Incorrect Comparison Logic Granularity
The product's comparison logic is performed over a series of steps rather than across the entire string in one operation. If there is a comparison logic failure on one of these steps, the operation may be vulnerable to a timing attack that can result in the interception of the process for nefarious purposes.
Comparison logic is used to compare a variety of objects including passwords, Message Authentication Codes (MACs), and responses to verification challenges. When comparison logic is implemented at a finer granularity (e.g., byte-by-byte comparison) and breaks in the case of a comparison failure, an attacker can exploit this implementation to identify when exactly the failure occurred. With multiple attempts, the attacker may be able to guesses the correct password/response to challenge and elevate their privileges.
The following examples help to illustrate the nature of this weakness and describe methods or techniques which can be used to mitigate the risk.
Note that the examples here are by no means exhaustive and any given weakness may have many subtle varieties, each of which may require different detection methods or runtime controls.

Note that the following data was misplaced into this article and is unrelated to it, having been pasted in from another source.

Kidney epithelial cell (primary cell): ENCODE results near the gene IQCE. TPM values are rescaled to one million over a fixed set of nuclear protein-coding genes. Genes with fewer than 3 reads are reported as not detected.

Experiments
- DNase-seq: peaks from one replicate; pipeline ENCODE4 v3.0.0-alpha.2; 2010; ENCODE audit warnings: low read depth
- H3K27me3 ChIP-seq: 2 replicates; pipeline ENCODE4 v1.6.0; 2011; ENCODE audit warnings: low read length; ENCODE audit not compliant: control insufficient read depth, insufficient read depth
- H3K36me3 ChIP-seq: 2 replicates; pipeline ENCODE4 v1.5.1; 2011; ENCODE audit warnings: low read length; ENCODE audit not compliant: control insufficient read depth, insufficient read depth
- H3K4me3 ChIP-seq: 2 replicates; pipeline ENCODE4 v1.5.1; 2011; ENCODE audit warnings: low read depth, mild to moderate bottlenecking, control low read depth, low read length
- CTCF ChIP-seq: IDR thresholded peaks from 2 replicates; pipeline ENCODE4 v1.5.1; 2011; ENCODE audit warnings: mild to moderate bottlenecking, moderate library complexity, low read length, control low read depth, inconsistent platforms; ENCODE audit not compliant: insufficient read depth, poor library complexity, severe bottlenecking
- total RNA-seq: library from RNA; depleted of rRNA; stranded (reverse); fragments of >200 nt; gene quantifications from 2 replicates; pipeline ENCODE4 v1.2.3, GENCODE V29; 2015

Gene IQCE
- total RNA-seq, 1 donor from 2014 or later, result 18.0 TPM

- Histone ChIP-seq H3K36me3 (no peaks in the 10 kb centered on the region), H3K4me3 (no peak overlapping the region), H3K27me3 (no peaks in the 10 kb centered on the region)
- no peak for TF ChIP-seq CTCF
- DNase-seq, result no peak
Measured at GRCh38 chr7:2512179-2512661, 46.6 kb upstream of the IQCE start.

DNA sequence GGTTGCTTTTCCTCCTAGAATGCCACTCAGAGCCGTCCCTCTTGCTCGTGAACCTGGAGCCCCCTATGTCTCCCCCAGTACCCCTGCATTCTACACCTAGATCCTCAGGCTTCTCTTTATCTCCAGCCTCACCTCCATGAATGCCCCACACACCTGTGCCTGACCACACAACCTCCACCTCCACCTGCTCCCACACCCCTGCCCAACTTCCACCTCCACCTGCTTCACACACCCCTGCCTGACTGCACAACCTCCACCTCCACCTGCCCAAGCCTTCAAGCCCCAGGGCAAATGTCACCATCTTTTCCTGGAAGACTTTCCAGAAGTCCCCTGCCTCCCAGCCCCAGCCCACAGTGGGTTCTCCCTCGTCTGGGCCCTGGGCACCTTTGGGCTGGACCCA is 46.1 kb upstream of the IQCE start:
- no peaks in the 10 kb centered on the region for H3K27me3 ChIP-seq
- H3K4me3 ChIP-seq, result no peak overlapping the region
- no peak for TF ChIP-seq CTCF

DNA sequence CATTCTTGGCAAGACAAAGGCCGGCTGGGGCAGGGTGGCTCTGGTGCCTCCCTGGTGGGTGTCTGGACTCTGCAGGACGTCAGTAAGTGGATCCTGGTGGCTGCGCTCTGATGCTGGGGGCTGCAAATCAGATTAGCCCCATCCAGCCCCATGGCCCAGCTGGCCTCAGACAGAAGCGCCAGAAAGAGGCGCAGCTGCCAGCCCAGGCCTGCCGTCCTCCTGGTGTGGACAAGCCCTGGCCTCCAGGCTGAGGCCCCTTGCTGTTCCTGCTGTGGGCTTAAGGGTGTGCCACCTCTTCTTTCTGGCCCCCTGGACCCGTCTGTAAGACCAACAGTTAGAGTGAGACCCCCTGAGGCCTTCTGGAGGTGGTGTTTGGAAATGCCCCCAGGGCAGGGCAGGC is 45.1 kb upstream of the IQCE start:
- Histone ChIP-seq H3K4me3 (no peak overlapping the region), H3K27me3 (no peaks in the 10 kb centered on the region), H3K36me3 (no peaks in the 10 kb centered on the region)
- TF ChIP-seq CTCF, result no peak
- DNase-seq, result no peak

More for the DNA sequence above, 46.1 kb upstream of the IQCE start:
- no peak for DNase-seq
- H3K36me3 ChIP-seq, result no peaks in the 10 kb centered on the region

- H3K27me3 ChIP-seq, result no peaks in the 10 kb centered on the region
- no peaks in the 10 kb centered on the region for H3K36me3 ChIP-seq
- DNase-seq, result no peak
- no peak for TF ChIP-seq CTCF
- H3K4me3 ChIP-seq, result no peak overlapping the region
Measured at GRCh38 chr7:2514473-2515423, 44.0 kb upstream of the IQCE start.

Consider an example hardware module that checks a user-provided password to grant access to a user. The user-provided password is compared against a golden value in a byte-by-byte manner.
Since the code breaks on an incorrect entry of password, an attacker can guess the correct password for that byte-check iteration with few repeat attempts.
Weaknesses in this category are related to hardware-circuit design and logic (e.g., CMOS transistors, finite state machines, and registers) as well as issues related t...
This view (slice) covers all the elements in CWE.
CWE identifiers in this view are weaknesses that do not have associated Software Fault Patterns (SFPs), as covered by the CWE-888 view. As such, they represent gaps in...
This view (slice) lists weaknesses that can be introduced during implementation.